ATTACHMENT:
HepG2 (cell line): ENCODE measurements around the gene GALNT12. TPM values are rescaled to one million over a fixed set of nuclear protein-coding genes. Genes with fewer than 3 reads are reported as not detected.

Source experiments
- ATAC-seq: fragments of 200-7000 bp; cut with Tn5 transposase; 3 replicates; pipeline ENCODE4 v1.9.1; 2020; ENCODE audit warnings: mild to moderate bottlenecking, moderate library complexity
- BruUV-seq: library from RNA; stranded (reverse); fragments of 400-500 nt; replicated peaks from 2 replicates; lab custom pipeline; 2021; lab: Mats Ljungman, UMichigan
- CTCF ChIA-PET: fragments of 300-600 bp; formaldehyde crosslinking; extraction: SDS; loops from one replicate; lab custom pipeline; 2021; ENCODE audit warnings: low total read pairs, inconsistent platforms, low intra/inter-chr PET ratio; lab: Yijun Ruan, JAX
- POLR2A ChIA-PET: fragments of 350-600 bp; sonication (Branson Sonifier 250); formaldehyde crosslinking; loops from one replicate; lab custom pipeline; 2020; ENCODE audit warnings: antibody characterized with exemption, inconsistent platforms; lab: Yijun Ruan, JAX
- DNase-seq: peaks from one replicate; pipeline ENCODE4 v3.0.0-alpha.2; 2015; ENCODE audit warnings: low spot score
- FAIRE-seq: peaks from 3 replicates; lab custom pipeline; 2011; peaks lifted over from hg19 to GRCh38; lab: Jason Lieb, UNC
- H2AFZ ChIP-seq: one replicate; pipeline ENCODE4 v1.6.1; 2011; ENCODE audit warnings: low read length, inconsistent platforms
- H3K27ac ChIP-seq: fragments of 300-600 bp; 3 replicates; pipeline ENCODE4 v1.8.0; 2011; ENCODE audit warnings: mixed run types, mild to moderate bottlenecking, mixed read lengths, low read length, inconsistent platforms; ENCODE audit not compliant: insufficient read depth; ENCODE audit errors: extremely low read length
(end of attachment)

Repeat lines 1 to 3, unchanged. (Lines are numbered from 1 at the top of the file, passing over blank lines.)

HepG2 (cell line): ENCODE measurements around the gene GALNT12. TPM values are rescaled to one million over a fixed set of nuclear protein-coding genes. Genes with fewer than 3 reads are reported as not detected.

Source experiments
- ATAC-seq: fragments of 200-7000 bp; cut with Tn5 transposase; 3 replicates; pipeline ENCODE4 v1.9.1; 2020; ENCODE audit warnings: mild to moderate bottlenecking, moderate library complexity